Disclaimer: The opinions expressed below belong exclusively to the author.
What does a Silicon Valley billionaire have in common with a Russian despot in command of a country waging a ruinous war on his neighbor? Quite a bit, actually.
Just yesterday, the latter had to tacitly acknowledge his failures by mobilizing reservists to hold as many occupied territories as possible to save face in a tragedy that is entirely his.
Give him a few years and we might see Mark Zuckerberg in a very similar situation, trying to find a way out of the trouble his metaverse fantasies are driving his business into.
Lonely on top
People with significant influence in any area tend to disconnect from the surrounding reality, retreating behind the walls of their fame and wealth.
Political leaders, especially those authoritarian types who spend decades in power, gradually forget what real life looks like. They can’t just take a walk, visit a McDonald’s or go to the movies. They don’t shop or take friends for a beer.
Wealthy billionaires enjoy only marginally more freedom, usually tucked away in their villas, hotels, exclusive clubs, bars and restaurants for the elite. Not surprisingly, then, they often become oblivious to the obvious.
Just like Putin, Zuckerberg is sidetracked by his ego, but he can’t even hear the warnings from their ivory towers.
He seems to think himself a social media visionary, but the problem is that he only invented one thing: the Facebook timeline that shows the latest news about your friends and the content that might interest you at a time when MySpace required you to actively visit each page and you profiles.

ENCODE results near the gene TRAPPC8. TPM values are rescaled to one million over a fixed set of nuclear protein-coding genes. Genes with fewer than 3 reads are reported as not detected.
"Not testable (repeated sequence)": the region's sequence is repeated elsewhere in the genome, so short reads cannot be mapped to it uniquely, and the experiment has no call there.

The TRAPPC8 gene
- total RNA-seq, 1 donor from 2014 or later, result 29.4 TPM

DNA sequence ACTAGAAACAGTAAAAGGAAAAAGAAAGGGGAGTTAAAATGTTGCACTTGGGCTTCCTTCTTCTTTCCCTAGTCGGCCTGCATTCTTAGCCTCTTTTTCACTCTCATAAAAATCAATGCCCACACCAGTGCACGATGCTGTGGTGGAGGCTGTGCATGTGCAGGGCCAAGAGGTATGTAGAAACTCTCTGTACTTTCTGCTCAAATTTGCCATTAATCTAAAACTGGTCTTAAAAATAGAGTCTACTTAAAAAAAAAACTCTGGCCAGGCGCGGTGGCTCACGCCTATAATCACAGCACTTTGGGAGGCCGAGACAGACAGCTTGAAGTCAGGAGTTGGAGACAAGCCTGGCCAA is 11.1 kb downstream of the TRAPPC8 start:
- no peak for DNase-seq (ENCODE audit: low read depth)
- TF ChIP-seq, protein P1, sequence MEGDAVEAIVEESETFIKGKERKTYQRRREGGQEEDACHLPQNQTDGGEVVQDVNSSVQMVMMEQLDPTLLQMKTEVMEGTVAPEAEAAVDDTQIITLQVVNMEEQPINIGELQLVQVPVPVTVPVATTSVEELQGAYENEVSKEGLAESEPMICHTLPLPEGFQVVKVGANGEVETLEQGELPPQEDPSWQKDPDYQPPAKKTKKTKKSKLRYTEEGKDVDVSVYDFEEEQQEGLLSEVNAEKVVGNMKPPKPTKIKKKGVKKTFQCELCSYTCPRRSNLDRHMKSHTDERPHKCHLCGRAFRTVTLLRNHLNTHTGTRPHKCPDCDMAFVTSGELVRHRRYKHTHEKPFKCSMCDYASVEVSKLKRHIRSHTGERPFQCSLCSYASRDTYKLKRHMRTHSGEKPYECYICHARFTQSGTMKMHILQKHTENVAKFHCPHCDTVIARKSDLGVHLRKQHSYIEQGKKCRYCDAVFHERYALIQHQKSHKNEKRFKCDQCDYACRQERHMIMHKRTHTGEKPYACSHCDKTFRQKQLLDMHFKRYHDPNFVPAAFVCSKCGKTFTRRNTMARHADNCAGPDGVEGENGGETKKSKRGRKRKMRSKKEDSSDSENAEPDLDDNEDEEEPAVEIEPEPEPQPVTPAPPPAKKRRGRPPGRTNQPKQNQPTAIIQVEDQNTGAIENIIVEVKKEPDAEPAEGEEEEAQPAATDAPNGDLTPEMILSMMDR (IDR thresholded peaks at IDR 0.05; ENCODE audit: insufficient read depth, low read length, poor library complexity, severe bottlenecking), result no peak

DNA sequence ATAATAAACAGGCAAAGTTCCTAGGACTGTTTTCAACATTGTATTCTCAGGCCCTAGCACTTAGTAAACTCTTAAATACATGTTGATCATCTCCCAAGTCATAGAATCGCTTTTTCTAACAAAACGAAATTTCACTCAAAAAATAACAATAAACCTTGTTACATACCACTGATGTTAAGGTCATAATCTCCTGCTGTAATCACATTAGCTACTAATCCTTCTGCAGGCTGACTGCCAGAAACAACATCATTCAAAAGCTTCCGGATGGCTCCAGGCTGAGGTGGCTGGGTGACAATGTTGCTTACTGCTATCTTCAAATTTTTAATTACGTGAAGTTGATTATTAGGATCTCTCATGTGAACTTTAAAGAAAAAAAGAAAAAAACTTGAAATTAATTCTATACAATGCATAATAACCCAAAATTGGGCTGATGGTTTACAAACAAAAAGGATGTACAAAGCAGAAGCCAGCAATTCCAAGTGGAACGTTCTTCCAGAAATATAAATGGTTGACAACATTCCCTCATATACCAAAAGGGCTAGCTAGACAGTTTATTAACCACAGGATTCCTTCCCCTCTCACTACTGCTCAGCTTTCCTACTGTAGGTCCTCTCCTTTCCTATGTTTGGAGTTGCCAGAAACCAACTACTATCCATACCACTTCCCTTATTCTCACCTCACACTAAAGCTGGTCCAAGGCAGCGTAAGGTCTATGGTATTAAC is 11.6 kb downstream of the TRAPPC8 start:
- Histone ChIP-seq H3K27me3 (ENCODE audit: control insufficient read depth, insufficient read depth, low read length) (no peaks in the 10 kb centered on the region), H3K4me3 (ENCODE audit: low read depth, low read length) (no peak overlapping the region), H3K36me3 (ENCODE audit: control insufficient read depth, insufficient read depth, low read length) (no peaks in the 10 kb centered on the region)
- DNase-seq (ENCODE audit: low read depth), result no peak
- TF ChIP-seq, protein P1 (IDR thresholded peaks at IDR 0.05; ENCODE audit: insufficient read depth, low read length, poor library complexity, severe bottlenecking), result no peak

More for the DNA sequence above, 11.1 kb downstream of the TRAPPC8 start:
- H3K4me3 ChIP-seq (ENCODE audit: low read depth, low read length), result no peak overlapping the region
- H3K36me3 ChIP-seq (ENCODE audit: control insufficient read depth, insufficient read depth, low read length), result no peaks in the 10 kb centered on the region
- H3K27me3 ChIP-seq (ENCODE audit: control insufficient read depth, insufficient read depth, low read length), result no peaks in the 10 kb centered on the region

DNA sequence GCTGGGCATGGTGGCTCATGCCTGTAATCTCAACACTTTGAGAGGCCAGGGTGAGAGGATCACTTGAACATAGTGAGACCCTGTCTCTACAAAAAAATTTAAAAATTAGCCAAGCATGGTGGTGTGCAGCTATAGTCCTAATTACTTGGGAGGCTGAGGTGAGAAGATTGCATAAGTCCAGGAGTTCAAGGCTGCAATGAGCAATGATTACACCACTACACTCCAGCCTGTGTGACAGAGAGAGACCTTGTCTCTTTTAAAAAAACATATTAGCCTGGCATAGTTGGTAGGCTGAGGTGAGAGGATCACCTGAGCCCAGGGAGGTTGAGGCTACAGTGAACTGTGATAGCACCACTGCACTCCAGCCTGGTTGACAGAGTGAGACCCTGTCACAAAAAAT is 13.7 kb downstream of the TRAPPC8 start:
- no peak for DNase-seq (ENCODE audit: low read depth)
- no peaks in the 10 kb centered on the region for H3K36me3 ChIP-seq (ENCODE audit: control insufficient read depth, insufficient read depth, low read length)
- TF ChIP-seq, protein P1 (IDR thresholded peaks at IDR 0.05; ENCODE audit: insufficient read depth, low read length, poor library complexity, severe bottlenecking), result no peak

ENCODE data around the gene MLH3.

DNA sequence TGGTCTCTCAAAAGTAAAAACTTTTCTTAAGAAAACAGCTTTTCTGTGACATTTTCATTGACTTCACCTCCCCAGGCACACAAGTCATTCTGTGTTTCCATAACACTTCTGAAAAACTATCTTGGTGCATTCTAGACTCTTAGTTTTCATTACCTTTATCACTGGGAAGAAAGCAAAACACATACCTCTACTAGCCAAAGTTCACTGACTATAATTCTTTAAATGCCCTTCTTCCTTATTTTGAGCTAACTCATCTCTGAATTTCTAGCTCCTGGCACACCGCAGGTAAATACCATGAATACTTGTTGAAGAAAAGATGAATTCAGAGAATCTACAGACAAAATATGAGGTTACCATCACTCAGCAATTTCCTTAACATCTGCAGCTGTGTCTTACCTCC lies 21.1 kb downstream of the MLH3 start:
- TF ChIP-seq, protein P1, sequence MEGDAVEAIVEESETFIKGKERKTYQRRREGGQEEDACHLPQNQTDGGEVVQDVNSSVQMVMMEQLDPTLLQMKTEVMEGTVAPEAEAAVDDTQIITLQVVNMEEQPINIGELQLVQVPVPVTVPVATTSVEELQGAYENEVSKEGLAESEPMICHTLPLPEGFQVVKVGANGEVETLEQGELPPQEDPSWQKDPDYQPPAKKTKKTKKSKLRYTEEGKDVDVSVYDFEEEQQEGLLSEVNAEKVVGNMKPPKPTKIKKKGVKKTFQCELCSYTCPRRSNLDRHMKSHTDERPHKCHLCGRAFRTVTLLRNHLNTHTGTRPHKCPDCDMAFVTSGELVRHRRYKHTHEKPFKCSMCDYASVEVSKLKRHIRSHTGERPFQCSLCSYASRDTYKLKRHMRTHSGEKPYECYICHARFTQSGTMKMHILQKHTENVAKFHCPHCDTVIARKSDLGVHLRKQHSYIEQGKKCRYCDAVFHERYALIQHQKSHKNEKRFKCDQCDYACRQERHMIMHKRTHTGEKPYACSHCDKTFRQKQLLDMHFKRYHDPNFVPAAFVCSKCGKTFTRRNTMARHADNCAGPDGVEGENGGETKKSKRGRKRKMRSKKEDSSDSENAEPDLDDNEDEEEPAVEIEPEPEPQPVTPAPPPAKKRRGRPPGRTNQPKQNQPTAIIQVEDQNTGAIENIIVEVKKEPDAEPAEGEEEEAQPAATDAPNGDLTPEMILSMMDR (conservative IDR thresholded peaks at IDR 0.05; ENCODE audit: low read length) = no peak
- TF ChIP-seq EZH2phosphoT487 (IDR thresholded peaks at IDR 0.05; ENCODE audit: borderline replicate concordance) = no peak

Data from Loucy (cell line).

This was the only innovation – however successful, of course – that Zuckerberg and, by extension, Facebook, have ever produced.
Since then, it has failed to predict the rise of image-centric social media (Instagram), video-centric social media (Snapchat and TikTok), and direct messaging that has replaced traditional SMS messages and even phone calls (WhatsApp ).
There are many shortcomings for a “visionary” in any sector.
Zuckerberg certainly feels more pressure from Facebook’s waning attractiveness among younger, trending demographic groups, suggesting that he and his company are moving with the times and that he is clearly struggling to find an answer. There is a real risk that within a few years the social media giant may be dwarfed by younger startups who have been able to understand users better.
Luck favors the bold – or not?
Clearly feeling the pain of these lessons, Zuckerberg decided to take a leap forward and try to predict what the next social media might look like to disrupt the market and / or redefine human interaction online in the future. He has lost with the images, he has lost with the videos: this time he will not lose! He points to the “metaverse”.